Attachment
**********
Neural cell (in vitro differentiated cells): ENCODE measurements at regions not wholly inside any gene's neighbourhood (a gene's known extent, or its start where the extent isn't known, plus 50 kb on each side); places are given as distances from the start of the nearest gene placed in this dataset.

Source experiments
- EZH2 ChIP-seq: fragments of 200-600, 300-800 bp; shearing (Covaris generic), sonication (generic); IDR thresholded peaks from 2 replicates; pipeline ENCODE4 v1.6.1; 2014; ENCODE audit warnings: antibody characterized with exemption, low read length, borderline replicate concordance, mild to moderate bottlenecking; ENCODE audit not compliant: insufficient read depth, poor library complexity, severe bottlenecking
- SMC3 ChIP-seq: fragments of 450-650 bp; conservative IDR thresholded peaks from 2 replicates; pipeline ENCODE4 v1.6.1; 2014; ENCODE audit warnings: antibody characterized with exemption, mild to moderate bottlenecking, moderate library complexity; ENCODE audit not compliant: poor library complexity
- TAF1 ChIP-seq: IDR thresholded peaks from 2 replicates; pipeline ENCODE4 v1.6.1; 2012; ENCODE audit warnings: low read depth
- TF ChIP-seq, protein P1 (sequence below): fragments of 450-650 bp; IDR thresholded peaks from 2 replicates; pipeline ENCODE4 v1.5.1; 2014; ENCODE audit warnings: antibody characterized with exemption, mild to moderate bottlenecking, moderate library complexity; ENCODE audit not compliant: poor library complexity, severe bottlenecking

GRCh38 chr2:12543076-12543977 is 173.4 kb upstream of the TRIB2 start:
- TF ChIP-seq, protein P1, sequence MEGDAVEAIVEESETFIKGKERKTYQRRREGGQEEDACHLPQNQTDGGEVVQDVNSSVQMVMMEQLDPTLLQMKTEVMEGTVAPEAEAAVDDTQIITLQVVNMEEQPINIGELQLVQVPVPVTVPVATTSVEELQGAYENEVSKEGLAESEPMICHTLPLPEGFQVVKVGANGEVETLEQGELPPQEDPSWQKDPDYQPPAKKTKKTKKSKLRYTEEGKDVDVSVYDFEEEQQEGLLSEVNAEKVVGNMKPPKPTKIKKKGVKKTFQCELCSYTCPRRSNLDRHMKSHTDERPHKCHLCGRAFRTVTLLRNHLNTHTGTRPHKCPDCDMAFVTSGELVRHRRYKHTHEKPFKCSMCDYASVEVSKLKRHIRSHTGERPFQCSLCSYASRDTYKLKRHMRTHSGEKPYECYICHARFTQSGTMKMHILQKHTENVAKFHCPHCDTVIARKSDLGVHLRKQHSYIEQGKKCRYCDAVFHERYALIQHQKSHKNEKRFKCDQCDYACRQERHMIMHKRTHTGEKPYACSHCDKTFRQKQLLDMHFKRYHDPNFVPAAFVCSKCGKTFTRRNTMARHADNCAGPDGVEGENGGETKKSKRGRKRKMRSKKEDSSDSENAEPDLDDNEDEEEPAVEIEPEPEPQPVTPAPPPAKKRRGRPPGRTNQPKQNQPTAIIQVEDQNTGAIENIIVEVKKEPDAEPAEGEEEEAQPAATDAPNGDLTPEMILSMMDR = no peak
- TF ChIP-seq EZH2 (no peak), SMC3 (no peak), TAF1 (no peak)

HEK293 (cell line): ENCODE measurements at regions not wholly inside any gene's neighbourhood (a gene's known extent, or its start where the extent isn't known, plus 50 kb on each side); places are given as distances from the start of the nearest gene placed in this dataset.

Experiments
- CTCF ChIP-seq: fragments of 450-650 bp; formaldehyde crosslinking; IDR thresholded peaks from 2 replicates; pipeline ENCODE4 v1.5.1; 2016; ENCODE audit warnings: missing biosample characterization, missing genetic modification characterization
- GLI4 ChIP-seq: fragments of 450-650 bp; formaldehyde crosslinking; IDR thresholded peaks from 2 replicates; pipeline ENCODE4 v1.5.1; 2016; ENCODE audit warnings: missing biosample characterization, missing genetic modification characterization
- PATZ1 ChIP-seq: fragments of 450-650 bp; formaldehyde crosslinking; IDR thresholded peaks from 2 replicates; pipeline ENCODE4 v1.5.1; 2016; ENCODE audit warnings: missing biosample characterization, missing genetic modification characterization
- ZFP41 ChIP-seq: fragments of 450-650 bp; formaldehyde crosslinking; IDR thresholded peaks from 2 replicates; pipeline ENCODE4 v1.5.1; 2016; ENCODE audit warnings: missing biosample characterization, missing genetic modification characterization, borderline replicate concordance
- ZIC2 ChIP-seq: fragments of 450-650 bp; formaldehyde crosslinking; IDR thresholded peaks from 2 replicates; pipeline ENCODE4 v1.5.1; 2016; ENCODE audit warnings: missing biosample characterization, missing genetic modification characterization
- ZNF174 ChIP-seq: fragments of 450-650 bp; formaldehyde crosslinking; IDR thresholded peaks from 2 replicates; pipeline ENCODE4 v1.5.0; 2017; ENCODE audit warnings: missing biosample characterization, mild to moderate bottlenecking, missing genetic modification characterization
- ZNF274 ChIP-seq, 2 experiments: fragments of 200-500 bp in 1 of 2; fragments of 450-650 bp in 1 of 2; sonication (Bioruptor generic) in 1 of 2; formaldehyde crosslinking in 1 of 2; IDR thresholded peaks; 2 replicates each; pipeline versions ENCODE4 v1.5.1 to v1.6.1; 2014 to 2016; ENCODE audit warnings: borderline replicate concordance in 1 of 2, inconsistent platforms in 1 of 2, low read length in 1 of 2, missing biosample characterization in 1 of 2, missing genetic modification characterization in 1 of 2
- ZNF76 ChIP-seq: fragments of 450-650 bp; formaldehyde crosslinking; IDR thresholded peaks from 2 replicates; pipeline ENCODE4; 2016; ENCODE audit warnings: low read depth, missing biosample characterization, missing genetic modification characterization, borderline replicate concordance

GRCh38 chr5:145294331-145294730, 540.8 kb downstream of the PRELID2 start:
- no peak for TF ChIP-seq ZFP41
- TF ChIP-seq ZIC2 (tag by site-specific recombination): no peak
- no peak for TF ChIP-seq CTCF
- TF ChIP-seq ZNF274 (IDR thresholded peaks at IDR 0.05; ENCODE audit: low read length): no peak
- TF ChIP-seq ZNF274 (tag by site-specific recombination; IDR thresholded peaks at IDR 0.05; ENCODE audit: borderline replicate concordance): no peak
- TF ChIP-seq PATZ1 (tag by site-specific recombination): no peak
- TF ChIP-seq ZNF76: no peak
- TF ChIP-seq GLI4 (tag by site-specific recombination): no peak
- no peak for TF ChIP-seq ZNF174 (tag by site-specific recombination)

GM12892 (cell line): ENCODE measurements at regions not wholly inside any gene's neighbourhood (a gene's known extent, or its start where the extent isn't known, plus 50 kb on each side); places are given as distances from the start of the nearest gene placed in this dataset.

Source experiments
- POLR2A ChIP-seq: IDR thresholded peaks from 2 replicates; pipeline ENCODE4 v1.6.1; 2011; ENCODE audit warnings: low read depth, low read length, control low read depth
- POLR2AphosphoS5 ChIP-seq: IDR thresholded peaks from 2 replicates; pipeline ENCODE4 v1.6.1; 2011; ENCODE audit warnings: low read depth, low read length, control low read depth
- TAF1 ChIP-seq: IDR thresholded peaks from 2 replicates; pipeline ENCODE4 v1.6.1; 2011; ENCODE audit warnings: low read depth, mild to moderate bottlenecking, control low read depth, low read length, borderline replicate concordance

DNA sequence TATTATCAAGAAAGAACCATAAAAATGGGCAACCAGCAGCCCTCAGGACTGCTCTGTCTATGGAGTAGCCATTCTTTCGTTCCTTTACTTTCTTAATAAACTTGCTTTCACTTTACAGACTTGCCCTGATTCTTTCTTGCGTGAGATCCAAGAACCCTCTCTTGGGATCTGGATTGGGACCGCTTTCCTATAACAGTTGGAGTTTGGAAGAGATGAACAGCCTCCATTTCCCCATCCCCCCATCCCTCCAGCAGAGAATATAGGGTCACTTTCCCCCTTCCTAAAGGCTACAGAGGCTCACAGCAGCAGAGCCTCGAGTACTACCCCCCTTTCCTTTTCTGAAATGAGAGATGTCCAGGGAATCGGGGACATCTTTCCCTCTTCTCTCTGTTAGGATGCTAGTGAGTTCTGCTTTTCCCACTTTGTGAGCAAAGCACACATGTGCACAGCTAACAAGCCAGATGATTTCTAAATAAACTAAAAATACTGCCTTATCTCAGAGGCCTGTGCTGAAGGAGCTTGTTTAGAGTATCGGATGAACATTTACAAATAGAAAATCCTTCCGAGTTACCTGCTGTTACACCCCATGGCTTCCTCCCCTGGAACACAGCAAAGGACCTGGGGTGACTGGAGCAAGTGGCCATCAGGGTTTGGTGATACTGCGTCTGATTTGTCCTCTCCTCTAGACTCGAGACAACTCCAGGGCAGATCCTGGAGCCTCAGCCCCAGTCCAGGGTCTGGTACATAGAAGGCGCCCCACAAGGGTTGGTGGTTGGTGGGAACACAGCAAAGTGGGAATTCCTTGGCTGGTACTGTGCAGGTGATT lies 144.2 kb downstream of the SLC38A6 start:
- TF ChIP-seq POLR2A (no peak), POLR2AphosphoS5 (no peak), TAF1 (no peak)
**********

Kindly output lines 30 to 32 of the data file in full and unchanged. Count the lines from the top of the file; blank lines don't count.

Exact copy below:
GM12892 (cell line): ENCODE measurements at regions not wholly inside any gene's neighbourhood (a gene's known extent, or its start where the extent isn't known, plus 50 kb on each side); places are given as distances from the start of the nearest gene placed in this dataset.

Source experiments
- POLR2A ChIP-seq: IDR thresholded peaks from 2 replicates; pipeline ENCODE4 v1.6.1; 2011; ENCODE audit warnings: low read depth, low read length, control low read depth